Zhang Leping

Zhang Leping (simplified Chinese: 张乐平; traditional Chinese: 張樂平; pinyin: Zhāng Lèpíng, November 10, 1910 - September 27, 1992) was a Chinese comic artist born in Jiaxing, Zhejiang province. He played a key role in the development of modern manhua in China, and is mostly remembered for his work in Sanmao.

Zhang Leping
BornNovember 10, 1910
Jiaxing, Zhejiang Province, China
DiedSeptember 27, 1992
Notable works

Early lifeEdit

In 1924 Zhang lived in extreme poverty and was unable to continue his primary school education. In the fall of 1927 his area was attacked by the Northern Expedition army. By 1928 at the age of 18 years, with the support of relatives, he was recommended by the teachers to re-enter school for formal a period of formal art education.[1]

In a short time the January 28 Incident occurred in 1932 and his artistic skills became the highest demand. China would use comics in anti-Japanese advertising in publications.[2] His comic career would officially begin in 1934. In just one year, he would become part of the anti-Japanese comic propaganda team.

When he initially created Sanmao in 1935 his main goal was to convey the hardship of the Japanese aggression in China through the eyes of the children, especially orphans. He wanted to express his concern for the young victims, particularly the real orphans on the streets. Therefore, Sanmao became the symbol for those children.


In the 1950s he worked for the Shanghai People's Fine Arts Publishing House, the Shanghai-based Liberation Daily and the Shanghai Youth and Children's Publishing House.[3]

During the Cultural Revolution, Zhang faced persecution, and was consequently forced to stop writing. Following the Cultural Revolution, he transferred from Liberation Daily to the Children's Publishing House. On 1977 June 1, after ten years of absence, Zhang returned to his Sanmao comic.

In 1983, Zhang Leping received the "National Advanced Children and Young Workers" award. In the same year, he contracted severe Parkinson's disease; in spite of the difficulty in drawing he consequently encountered, he continued his cartooning career. In 1985, he received the "Yushu Award" and became the editor-in-chief of Shanghai's Manga World magazine. He produced his final comic strip in 1986, titled People to Old Age (人到老年).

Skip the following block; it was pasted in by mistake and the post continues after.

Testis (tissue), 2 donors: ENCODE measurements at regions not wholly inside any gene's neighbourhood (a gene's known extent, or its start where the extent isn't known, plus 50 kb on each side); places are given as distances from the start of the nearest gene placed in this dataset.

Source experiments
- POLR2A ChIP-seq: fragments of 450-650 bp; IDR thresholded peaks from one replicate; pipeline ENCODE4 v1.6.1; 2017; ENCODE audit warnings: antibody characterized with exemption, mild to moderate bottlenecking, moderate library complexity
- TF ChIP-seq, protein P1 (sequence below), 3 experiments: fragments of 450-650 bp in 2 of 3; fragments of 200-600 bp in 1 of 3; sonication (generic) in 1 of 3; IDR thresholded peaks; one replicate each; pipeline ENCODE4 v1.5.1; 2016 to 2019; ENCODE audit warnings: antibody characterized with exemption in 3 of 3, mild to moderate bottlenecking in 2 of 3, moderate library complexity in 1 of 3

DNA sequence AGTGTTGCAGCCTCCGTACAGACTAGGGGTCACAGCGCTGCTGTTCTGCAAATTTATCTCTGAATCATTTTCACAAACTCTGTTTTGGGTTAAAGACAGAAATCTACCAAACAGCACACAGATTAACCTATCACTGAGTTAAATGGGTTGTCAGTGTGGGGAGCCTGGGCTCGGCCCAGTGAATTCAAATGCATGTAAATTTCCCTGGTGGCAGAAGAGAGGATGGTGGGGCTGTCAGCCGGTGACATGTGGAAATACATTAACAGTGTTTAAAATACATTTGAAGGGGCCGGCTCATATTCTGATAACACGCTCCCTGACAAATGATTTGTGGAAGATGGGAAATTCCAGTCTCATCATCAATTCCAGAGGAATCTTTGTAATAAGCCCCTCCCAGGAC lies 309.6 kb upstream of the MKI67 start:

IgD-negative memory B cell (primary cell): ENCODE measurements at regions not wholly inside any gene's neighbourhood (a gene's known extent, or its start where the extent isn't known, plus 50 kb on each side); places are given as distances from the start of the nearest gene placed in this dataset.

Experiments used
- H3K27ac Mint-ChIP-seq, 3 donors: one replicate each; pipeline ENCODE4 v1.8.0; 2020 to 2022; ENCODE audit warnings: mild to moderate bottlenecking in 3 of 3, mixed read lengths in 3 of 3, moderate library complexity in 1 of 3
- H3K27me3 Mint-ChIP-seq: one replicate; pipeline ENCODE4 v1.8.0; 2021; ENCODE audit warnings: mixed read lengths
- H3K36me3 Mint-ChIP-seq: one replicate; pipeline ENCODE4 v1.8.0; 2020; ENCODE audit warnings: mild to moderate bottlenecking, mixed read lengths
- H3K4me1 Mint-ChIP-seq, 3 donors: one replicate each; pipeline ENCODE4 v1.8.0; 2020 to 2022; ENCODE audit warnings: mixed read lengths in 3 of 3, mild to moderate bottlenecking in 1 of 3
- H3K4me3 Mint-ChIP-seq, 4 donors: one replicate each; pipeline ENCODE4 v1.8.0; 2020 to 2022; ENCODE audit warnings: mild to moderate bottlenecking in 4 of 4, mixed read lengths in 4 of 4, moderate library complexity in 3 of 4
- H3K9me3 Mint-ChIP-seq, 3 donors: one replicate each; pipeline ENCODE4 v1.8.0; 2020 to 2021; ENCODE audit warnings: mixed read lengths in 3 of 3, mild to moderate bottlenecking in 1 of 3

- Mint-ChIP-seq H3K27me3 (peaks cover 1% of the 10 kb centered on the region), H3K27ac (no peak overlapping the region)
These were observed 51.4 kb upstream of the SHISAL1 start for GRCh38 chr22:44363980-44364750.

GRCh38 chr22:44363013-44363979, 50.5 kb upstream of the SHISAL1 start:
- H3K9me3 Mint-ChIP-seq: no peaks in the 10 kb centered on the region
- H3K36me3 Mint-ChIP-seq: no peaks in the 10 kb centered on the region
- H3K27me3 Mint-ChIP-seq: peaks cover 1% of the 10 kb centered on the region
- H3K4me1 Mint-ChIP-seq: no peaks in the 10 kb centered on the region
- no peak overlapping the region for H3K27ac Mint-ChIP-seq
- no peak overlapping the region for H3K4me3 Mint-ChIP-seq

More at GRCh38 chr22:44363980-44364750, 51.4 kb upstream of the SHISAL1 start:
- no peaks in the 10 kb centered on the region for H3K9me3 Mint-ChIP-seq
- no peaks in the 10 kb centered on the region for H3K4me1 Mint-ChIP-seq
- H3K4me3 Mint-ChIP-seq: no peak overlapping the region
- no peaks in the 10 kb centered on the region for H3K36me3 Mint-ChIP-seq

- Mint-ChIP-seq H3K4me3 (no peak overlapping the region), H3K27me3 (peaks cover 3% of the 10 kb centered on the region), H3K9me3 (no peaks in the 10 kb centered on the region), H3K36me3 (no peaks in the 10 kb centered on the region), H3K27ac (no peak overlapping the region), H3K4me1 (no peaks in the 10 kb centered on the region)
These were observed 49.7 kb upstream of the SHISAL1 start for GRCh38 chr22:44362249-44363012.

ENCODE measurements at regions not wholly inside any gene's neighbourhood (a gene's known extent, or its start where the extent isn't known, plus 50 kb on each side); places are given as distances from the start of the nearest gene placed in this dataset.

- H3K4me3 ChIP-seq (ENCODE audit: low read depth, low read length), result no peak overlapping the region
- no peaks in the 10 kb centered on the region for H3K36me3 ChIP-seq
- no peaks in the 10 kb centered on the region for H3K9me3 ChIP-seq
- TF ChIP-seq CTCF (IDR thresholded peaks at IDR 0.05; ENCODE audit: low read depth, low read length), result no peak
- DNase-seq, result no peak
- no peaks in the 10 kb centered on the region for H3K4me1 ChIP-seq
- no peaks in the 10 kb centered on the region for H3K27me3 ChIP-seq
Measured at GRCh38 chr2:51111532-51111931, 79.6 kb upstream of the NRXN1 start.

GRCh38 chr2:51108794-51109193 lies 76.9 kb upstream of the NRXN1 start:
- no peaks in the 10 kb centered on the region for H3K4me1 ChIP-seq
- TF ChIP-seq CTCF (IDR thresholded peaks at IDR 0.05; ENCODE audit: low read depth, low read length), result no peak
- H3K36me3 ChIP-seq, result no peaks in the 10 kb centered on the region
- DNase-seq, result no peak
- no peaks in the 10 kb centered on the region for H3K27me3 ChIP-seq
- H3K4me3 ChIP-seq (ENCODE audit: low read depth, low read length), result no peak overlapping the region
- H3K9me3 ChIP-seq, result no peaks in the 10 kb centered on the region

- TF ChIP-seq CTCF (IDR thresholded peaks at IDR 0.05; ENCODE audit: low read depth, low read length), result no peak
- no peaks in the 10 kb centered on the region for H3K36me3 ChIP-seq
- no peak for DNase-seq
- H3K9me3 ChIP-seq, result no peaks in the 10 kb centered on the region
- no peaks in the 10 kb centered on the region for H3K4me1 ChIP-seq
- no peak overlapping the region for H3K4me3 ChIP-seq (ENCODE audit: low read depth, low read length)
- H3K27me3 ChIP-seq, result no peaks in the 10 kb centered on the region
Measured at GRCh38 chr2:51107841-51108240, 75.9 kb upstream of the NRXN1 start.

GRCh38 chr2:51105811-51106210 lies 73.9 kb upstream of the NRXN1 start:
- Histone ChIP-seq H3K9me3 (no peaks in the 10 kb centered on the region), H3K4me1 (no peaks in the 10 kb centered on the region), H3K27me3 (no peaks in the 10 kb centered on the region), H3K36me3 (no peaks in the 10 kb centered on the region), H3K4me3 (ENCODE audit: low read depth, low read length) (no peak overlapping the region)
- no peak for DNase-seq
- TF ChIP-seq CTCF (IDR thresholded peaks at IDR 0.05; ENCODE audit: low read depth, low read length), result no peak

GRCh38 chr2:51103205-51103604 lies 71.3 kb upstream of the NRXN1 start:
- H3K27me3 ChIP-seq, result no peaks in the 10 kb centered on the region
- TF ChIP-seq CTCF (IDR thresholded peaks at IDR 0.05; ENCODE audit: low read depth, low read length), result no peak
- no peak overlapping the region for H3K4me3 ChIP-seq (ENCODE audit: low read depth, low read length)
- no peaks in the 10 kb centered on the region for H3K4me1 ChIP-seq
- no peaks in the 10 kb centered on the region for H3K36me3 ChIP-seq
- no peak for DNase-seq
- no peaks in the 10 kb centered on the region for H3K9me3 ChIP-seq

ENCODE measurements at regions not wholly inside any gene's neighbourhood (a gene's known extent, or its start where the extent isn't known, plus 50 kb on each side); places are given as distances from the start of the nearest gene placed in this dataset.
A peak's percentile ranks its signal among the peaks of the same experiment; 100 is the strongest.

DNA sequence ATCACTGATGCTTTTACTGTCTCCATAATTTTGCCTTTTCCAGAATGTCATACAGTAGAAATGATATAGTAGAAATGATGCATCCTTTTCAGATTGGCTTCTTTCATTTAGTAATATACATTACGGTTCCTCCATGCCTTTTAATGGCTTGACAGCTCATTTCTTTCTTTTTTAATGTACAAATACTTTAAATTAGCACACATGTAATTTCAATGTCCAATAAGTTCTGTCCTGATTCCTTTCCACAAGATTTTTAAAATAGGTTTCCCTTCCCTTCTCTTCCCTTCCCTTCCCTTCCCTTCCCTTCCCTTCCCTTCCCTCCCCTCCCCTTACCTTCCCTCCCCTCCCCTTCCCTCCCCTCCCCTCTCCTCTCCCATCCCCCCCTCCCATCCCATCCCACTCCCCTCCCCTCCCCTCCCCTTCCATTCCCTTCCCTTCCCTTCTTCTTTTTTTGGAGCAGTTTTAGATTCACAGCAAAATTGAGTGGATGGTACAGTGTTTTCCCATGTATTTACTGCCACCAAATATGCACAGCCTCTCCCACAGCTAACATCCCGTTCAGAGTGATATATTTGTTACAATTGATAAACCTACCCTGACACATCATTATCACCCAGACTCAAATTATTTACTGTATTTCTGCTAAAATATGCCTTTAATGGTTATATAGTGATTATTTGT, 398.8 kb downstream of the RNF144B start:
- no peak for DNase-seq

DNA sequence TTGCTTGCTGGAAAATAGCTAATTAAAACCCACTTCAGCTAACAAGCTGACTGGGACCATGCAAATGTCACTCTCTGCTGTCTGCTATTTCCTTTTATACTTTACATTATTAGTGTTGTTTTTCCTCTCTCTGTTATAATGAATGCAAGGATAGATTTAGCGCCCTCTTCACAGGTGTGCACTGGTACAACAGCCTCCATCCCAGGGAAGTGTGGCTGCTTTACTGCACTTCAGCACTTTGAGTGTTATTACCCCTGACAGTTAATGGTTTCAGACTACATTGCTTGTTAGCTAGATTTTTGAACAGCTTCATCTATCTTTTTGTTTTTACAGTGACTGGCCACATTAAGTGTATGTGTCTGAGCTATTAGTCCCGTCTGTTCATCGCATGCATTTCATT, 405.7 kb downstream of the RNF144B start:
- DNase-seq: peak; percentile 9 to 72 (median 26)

In 1989, Sanmao, a famous Taiwanese female writer, came to Shanghai to find him, and he hailed her as a literary genius. In his later years, Zhang Leping devoted great enthusiasm to the cultural exchanges between the two sides of the Taiwan Straits. In 1991, he won the special prize for his People's Cross-Strait Love essay by the Central People's Broadcasting Station. On April 4, 1991, his last comic book, "Cat Feeding Rats", was published in the Liberation Daily. In the winter of the same year, Zhang decided to donate the manuscript of San Mao to the Shanghai Art Museum. [4]

On 1992 September 27, Zhang Leping died in the Shanghai Huadong Hospital; he was 82 years old.

The Sanmao comics were translated throughout his career and introduced to other countries. The character has also been the main attraction in a number of movies, cartoons and other forms of on stage theatricals.[5]

After deathEdit

A public trial was held in 1997 in the First Intermediate People's Court of Shanghai to settle the lawsuit of who owned the rights to the Sanmao character and comics after the death of the author. The judgement was mostly in favour of the author's widow and children.[6]


  1. ^ Jxcnt. "Jxcnt Archived March 1, 2007, at the Wayback Machine." "History of Zhang Leping." Retrieved on 2007-01-09.
  2. ^ Sanmao Official Website. "Sanmao Official Website." "Father of Sanmao." Retrieved on 2007-01-09.
  3. ^ IISG. "International Institute of Social History." "Zhang Leping." Retrieved on 2007-01-09.
  4. ^ http://www.mauracunningham.org/2014/08/30/sanmao-saturday-introducing-zhang-leping-and-his-sanmao-the-orphan-comics/amp/
  5. ^ China Daily. "China Daily." "Sanmao Chinas favorite son turns 70." Retrieved on 2007-01-09.
  6. ^ Public Law Suit. "Public Law Suit Archived June 15, 2006, at the Wayback Machine." "Sanmao Trial." Retrieved on 2007-01-09.

External linksEdit